However it’s important to note, if a walleye snaps at your bait and then you yank the bait briskly away there is little chance that your the walleye will want to waste the energy necessary to chase it down. That’s because the first rule of nature says that no creature should expend more energy chasing a prey than it will receive in calories from that prey when it catches and eats it.
So let’s put this information into a strategy to catch more fish. Let’s say that you are drifting with your jig and worm through a good area on a moderate wind day. You use a jig that is just heavy enough to get to the bottom in the heavy wind. On light 6# test line an 1/8 oz. jig will stay near the bottom while the boat is drifting at 4 to 5 mph. Occasionally you will might feel a tap-tap-tap of a perch or a bluegill. That’s because these small bait stealers like to grab a worm and just hang on for the ride. You have to train yourself not to set the hook on these bait stealers!
Special Note: With this tactic the first rule is NEVER set the hook. I need to warn you that until you can train your mind to remind you to quit setting the hook it will be a natural instinct, you are going to do it and you are going to lose your bait often. Just keep in mind that if you are using the lightest tackle with the sharpest hooks possible it is never going to be necessary to set the hook when you are walleye fishing! I'll explain why this is true soon.
If the bite is a perch or bluegill and you do set the hook then you probably just wasted a good worm. If it was a walleye, it will not go tap-tap-tap. During the daylight hours when it is a walleye all you will feel is a quick and more solid single tap and then often times nothing. That single tap was the walleye “stunning” your bait (his prey). Just after this tap the walleye expects to see your bait flutter injured towards the bottom. The walleye follows it and watches it as it hits the bottom. The split second you move it again he will snap at it trying again to stun it.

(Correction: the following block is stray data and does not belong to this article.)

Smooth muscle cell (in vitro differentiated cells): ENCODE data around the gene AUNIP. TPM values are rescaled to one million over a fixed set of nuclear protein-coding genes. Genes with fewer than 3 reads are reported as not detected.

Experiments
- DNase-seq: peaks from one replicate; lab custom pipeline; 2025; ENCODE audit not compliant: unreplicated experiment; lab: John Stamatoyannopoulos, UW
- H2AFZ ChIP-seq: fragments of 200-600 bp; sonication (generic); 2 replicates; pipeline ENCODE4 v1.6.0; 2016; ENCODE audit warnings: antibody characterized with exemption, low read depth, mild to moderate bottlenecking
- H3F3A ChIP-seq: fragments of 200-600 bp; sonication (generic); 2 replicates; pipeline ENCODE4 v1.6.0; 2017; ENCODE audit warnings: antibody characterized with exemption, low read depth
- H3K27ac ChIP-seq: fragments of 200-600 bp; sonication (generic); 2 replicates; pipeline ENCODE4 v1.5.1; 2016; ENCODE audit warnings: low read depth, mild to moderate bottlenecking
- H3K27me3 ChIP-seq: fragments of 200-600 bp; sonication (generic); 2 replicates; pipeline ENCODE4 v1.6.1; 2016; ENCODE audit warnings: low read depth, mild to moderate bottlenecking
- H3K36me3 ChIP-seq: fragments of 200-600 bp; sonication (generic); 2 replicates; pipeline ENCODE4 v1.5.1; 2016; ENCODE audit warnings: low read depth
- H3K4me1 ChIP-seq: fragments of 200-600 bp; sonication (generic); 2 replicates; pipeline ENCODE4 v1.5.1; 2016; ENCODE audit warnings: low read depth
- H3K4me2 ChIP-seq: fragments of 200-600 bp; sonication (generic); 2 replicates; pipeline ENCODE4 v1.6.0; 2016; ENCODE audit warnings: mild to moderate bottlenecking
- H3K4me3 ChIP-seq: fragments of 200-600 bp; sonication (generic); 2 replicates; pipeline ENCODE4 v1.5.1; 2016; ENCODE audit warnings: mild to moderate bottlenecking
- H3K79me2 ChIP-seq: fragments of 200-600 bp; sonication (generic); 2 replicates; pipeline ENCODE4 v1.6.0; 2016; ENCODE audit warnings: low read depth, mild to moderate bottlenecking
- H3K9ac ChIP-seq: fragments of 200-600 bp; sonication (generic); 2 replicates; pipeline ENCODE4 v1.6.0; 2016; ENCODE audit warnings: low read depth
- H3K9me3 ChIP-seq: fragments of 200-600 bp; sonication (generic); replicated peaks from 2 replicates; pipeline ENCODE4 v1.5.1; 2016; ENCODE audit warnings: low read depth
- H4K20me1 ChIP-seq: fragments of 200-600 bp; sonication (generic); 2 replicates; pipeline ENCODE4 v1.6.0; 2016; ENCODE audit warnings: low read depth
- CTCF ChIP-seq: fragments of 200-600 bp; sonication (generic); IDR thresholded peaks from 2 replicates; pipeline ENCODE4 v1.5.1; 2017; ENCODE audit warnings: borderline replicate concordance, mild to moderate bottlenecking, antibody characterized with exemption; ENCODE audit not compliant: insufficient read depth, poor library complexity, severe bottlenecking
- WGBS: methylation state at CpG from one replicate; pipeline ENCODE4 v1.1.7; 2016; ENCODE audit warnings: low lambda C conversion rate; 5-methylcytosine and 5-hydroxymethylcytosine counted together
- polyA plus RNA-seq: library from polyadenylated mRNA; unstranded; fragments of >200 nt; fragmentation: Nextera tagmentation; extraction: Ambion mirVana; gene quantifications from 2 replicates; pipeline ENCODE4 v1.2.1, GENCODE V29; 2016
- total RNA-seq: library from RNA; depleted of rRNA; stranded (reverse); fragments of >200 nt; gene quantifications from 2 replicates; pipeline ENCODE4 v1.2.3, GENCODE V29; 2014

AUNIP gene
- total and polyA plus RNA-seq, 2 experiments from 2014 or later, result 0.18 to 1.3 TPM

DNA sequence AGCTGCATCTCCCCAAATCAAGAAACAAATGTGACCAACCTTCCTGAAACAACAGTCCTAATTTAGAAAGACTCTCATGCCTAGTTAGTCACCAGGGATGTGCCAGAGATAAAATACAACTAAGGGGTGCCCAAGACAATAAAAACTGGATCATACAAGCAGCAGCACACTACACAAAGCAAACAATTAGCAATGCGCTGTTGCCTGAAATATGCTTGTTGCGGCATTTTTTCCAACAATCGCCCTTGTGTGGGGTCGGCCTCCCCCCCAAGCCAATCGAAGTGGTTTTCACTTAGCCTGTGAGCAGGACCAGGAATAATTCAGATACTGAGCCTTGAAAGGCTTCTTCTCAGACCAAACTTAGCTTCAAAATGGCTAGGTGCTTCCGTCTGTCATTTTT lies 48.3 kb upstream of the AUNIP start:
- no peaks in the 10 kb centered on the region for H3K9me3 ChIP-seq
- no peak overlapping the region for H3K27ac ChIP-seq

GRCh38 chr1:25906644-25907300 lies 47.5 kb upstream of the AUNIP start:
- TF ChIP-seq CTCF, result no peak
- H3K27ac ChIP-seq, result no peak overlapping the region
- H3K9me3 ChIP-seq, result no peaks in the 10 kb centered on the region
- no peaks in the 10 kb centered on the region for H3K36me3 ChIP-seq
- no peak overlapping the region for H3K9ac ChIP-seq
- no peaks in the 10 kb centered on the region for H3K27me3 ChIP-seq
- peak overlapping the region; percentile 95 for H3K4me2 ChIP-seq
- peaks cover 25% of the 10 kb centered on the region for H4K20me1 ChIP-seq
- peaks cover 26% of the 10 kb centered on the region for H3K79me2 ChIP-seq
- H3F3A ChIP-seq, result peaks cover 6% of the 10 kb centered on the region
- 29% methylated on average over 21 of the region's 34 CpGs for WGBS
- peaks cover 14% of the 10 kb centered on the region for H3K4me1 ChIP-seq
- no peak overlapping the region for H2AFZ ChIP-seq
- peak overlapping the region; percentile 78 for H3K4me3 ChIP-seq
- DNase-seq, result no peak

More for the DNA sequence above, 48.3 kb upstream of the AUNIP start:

About this time you’re probably thinking now’s the time to set the hook, right? If you want to increase your catch ratio don’t ever set the hook! I hope that you are starting to get a theme here. Especially if you are jig and worm fishing, you will never need to set the hook to catch a walleye. Your jig should always be small enough and sharp enough that it will catch itself in the walleye’s mouth without any need to jerk at it. When the walleye has finally accidently hooked itself you will feel the additional weight slowly pulling more steadily on your line. Instead of dropping the bait to the bottom again you will be able to sweep your rod with a steady motion and begin to head the walleye your way.
The next natural question I am asked most often is why aren’t we setting the hook? The key reason is because if you set the hook you will be pulling the bait out of the range that a walleye is willing to expend enough energy chase it down. I call the method "dropping back to walleye" and I have proven it works to everyone that I have fished with. By learning to drop back every time a walleye "stuns" your bait I guarantee that your catch ratio will increase beyond your expectations.